American Cosmic: UFOs, Religion, Technology
By D. W. Pasulka
Oxford University Press, 2019
Outlandish supernatural claims offered purely on personal anecdotes; an enormous superstructure of claims and counter-claims about cosmology and the nature of reality; a closed-ranks organizational system organized along levels of ideological commitment … on the broader conceptual level, it’s an entirely logical jump to connect organized religion with the growing American phenomenon of belief in UFOs. As D. W. Pasulka, a professor of religious studies at the University of North Carolina, points out in her book American Cosmic, recent polls show that well more than half of all Americans believe in the extraterrestrial origins of Unidentified Flying Objects. Huge percentages of Americans believe that aliens have been on Earth in the past and may still be here today, and in the field studies, as it were, that inform American Cosmic, Pasulka deals with two general groups of such people: the ones who “interpret, spin, produce, and market the story of UFO events to the general public,” and the ones Pasulka describes as “scientists,” who “are silent about their research.”
And as Pasulka learns more about both of these groups, the resonances grow more obvious. “When I began to focus on modern reports of UFO sightings and events,” she writes, “I was immediately immersed in a world where the religious impulse was alive and the formation of a new, unique form of religion was in process.” Much of American Cosmic deals in fascinating detail with that formation.
The author attempts to walk a very fine line in this book, trying to write an account that will be interesting to the author’s fellow students of religious history but will also be palatable to the many various members of that new religion, even if those members don’t entirely view it that way:
The closer one gets to those engaged in the study of the phenomenon, the more one begins to fathom the complex nature of these events that come to be interpreted as religious, mystical, sacred, or pertaining to UFOs, and the deep commitments of the people who experience them. Each of the scientists with whom I engaged was passionately obsessed with his research, but none of them would ever offer conclusions as to what the phenomenon was or where it came from. The suggestion that the phenomenon is the basis for a new form of religion elicited sneers and disgust. To them, the phenomenon was too sacred to become religious dogma.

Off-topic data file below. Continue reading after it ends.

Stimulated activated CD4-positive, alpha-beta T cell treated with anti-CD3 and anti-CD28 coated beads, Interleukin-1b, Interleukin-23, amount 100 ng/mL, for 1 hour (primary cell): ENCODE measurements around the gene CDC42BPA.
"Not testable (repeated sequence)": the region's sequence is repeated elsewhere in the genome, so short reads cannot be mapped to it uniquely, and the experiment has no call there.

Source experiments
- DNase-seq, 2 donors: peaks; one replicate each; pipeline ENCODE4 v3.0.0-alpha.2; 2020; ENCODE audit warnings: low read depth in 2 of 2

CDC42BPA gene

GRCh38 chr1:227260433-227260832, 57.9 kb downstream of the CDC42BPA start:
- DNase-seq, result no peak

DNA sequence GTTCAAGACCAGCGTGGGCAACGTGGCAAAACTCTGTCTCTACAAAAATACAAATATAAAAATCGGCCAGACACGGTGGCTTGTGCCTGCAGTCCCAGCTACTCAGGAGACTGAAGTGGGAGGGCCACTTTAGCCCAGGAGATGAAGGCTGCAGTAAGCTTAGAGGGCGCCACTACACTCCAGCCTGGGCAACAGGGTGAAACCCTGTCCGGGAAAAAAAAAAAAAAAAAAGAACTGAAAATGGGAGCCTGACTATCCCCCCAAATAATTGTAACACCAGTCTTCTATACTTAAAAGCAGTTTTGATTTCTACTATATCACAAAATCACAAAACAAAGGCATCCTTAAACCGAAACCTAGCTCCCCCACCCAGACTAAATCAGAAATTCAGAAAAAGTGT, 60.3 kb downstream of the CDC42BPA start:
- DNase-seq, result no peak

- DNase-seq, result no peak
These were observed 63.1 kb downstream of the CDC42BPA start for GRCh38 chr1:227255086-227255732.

The main problem with such a diplomatic double approach is that only one half of it is based in reality, and that fact is often blurry in American Cosmic. Pasulka in these pages seems to be a genial and diplomatic interviewer, but the differentiation between the two groups she describes strains that diplomacy well past the snapping point. People who venerate relics and “artifacts” rather than (or even in addition to) studying them are not scientists; people who close ranks against the inquiries of the outside world for fear of what Pasulka calls ridicule are not scientists; clandestine activity conducted exclusively by “believers” is not “research.” When Pasulka talks about the wary procedures with which these acolytes “study” the “artifacts” in their possession, she is quietly burying the presumption that such artifacts actually exist, which in turn buries the presumption that these things, whatever they are, are technological objects originating from alien civilizations, which in turn buries the presumption that such alien civilizations have visited Earth, which in turn buries the presumption that such alien civilizations exist.
There is not one shred of actual scientific evidence for any of those presumptions. Pasulka is being friendly and diplomatic in her field research, yes, but she’s being friendly and diplomatic about people who are deeply, ingrainedly delusional. When she writes “At the end of my research, I am an outsider to the community of scientists who are also believers,” she’s wittingly or unwittingly tempting her readers to forget a crucial fact: no part of science relies on belief. Most of American Cosmic deals with this conceptual fuzziness directly, along the lines Pasulka knows well as an expert on religious studies - book is clearly documenting the formation of a new religion. It’s only the occasional feints that this particular religion happens to be true that strike tinny notes of a very Earthbound nature.
—Steve Donoghue was a founding editor of Open Letters Monthly. His book criticism has appeared in the Boston Globe, the Wall Street Journal, The Spectator, and the American Conservative. He writes regularly for the National, the Washington Post, the Vineyard Gazette, and the Christian Science Monitor. His website is http://www.stevedonoghue.com.